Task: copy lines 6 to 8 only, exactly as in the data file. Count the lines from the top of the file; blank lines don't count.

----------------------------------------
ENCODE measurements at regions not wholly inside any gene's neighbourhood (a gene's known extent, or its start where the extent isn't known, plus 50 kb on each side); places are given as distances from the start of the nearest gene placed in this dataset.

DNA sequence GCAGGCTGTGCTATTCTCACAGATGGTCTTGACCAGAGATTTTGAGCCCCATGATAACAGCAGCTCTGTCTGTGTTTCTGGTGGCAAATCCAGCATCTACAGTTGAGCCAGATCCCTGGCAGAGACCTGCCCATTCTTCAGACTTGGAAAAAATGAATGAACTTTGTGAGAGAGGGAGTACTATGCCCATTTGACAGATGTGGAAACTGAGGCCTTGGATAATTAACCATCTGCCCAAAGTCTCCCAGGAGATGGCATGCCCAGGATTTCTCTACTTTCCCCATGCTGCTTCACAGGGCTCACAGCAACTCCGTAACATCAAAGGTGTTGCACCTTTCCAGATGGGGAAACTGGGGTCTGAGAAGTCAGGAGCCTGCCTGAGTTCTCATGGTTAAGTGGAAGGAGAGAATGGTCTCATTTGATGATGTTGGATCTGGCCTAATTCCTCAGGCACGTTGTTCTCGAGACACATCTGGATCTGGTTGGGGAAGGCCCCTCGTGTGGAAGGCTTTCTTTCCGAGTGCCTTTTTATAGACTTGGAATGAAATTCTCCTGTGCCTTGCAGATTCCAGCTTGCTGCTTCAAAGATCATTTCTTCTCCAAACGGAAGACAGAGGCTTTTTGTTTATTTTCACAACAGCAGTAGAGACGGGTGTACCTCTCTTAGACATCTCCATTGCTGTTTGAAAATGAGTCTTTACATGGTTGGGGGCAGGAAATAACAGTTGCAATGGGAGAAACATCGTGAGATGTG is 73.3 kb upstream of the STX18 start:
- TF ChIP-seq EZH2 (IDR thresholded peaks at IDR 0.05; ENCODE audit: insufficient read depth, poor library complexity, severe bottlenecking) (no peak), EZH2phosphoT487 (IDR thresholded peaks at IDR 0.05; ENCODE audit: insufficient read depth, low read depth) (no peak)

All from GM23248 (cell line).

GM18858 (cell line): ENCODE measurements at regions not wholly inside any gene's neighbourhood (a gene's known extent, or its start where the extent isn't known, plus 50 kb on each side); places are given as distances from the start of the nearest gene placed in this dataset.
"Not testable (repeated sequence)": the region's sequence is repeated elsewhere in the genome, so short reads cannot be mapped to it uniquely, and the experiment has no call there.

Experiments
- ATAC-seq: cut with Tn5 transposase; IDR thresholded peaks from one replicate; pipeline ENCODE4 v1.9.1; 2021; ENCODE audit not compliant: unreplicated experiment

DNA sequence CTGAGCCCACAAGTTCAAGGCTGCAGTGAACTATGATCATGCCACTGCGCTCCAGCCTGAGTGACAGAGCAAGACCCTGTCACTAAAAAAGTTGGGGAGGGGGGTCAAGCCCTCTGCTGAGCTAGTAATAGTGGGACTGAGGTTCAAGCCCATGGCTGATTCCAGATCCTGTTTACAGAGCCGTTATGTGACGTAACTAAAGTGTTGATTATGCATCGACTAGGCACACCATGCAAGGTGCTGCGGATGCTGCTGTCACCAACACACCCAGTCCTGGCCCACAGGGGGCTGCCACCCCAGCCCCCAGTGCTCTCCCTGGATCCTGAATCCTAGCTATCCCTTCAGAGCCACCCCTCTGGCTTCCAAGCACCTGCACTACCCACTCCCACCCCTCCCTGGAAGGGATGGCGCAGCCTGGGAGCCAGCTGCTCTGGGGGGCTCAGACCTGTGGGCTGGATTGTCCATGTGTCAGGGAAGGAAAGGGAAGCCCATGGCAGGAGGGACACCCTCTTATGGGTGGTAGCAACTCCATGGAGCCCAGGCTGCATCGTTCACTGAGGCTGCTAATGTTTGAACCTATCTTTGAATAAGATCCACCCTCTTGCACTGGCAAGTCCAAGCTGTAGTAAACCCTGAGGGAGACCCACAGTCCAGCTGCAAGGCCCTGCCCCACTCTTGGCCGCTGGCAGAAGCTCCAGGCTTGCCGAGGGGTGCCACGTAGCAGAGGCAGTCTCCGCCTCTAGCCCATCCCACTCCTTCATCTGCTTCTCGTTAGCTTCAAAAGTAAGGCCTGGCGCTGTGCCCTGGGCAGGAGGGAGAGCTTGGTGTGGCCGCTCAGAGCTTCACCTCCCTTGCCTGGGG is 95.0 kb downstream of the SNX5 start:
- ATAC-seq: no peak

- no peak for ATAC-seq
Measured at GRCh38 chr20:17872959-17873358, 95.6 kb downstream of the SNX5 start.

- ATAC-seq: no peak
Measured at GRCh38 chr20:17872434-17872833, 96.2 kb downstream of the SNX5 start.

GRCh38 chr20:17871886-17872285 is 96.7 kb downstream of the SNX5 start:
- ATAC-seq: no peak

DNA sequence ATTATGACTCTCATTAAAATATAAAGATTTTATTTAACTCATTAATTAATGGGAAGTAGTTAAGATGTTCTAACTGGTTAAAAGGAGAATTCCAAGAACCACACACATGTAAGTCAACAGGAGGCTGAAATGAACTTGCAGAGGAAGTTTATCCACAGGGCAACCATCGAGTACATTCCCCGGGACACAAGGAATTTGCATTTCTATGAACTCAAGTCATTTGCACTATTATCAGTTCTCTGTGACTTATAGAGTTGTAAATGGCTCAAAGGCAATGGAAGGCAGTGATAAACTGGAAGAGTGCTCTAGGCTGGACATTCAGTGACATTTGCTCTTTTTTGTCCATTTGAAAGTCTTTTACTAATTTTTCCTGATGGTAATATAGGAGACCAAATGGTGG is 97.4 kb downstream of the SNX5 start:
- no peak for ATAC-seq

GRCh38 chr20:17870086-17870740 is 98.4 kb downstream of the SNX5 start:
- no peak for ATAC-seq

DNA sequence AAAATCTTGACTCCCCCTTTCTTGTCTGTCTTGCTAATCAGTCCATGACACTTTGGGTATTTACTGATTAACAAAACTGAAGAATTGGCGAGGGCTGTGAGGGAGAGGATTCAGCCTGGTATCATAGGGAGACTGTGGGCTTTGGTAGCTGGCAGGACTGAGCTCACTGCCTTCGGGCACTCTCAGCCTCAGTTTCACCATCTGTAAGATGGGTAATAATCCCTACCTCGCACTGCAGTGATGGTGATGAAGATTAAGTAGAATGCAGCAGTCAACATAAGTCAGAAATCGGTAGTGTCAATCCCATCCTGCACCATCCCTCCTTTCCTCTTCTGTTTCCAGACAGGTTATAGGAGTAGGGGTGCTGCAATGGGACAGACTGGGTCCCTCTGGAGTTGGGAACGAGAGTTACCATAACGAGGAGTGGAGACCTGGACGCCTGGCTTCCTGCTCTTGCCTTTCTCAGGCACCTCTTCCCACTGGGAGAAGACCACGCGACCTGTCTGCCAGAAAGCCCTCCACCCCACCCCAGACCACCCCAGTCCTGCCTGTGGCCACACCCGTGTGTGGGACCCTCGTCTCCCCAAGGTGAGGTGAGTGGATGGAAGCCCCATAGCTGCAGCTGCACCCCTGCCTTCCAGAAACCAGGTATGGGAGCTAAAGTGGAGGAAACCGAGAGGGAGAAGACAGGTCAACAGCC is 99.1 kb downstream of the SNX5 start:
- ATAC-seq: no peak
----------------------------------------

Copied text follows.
"Not testable (repeated sequence)": the region's sequence is repeated elsewhere in the genome, so short reads cannot be mapped to it uniquely, and the experiment has no call there.

Experiments
- ATAC-seq: cut with Tn5 transposase; IDR thresholded peaks from one replicate; pipeline ENCODE4 v1.9.1; 2021; ENCODE audit not compliant: unreplicated experiment